Tokyo, 21 January 2002 (RFE/RL) -- Big donor countries pledged more than $1 billion in aid for Afghanistan on the first day of a two-day donors' conference in Tokyo. The UN Secretary-General Kofu Anon told delegates from 60 nations that Afghanistan will need some $10 billion in aid over the next five years alone.
But he said after two decades of civil strife, Afghanistan had new hope. "Today in Afghanistan a window of opportunity is opening, through it we can see a country drawing back from the brink of devastation."
Japan has pledged $500 million over the next two and a half years. The U.S. said it will provide $296 million this year, and Saudi Arabia said it will give $220 million over three years. The European Union announced it will contribute about $500 million this year.
India pledged $100 million in aid for Afghanistan's reconstruction, and Australia said it will contribute $40 million.
U.S. Secretary of State Colin Powell said the conference's goal was more than just financial aid: "Our shared goal is to help the Afghan people rebuild a politically stable, economically viable, secure Afghanistan, an Afghanistan where terrorism and traffickers can never again flourish."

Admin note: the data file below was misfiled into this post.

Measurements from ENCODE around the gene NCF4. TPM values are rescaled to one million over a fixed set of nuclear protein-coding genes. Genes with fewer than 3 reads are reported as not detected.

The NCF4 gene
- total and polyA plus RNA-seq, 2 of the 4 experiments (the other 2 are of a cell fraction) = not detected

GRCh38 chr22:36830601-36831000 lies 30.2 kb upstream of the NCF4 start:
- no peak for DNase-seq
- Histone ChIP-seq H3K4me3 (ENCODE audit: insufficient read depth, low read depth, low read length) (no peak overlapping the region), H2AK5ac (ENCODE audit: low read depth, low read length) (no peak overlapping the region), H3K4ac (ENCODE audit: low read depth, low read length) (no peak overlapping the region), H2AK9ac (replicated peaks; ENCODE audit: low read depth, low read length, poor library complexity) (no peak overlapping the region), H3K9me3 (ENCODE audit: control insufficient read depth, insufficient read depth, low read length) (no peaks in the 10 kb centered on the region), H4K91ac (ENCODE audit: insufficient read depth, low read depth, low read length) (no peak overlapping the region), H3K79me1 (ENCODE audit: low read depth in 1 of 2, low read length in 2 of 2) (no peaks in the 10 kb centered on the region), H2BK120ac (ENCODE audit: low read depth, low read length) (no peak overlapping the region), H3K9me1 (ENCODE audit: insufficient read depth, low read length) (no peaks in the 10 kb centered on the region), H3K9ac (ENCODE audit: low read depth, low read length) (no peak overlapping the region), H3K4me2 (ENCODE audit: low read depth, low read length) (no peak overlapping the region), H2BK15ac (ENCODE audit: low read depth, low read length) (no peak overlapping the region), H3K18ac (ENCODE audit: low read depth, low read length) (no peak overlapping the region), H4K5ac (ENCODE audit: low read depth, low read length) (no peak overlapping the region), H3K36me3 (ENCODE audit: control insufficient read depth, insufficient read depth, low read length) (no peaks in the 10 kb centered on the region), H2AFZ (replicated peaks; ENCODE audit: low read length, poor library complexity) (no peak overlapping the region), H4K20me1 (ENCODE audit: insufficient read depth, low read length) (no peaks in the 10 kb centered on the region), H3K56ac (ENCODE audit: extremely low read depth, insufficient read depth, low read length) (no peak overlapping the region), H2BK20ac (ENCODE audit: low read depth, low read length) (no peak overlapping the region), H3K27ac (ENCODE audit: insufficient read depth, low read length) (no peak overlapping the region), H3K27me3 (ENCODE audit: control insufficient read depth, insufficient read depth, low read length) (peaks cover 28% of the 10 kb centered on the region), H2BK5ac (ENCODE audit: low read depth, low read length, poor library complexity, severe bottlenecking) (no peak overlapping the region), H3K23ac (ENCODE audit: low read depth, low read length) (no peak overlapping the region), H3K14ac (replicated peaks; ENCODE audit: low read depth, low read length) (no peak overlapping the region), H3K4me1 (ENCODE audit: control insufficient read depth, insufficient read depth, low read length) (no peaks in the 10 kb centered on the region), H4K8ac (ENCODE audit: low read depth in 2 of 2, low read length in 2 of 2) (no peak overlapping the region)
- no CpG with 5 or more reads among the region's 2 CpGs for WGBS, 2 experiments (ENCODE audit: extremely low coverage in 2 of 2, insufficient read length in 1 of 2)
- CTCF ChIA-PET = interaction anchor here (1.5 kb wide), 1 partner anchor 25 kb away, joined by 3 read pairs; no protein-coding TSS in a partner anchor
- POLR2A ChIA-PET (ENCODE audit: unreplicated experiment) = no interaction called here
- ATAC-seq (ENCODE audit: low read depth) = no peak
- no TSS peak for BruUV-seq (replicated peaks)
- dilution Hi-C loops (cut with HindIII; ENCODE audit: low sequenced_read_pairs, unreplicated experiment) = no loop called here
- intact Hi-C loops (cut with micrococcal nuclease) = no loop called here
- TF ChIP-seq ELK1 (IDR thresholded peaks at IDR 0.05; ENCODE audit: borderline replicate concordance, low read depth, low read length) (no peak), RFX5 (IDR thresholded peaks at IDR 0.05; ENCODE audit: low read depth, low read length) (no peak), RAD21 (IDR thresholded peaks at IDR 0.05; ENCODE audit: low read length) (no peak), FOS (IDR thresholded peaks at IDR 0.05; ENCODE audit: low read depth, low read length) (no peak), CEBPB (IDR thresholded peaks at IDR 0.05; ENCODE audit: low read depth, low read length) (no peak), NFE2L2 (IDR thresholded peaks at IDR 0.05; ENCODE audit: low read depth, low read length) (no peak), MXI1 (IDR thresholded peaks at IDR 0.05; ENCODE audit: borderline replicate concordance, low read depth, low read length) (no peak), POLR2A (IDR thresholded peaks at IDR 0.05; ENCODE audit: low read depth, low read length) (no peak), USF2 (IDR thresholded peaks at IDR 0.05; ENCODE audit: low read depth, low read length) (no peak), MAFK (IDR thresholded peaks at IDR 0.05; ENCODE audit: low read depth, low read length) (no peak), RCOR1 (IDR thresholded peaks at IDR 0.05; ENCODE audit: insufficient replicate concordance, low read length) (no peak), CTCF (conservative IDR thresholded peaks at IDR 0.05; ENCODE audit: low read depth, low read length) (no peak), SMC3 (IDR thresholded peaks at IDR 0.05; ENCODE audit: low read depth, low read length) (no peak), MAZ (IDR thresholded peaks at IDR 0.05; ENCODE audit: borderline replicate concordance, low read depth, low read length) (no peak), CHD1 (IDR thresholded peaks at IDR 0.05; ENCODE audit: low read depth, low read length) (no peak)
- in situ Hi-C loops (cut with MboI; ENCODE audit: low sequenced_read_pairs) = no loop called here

The head of the interim Afghan government, Hammed Kara, had said he hoped to return to Kabul with "full hands" from the two-day conference, which concludes tomorrow.
The Afghan Islamic Press, AIP, says that fighting has erupted between rival factions of the Northern Alliance in Afghanistan. Today's AIP report says supporters of Afghanistan's former President Burhanuddin Rabbani and Uzbek warlord General Rashid Dostum had been fighting in northern Kunduz province since yesterday.
Both sides are partners in the central interim government in Kabul. But AIP says they resorted to heavy weapons to gain control of Qala Zaal district, situated about 60 kilometers northwest of Kondoz city, close to Tajikistan's border.
Rabbani's Jamiat Islami group controls Kondoz city and dominates the central government in which Dostum is deputy defense minister.
The two factions were uneasy allies in the battle against the Taliban militia from 1996 until the hard line Islamic regime crumbled in the face of U.S. bombing in November.
The AIP fighting report could not be independently confirmed.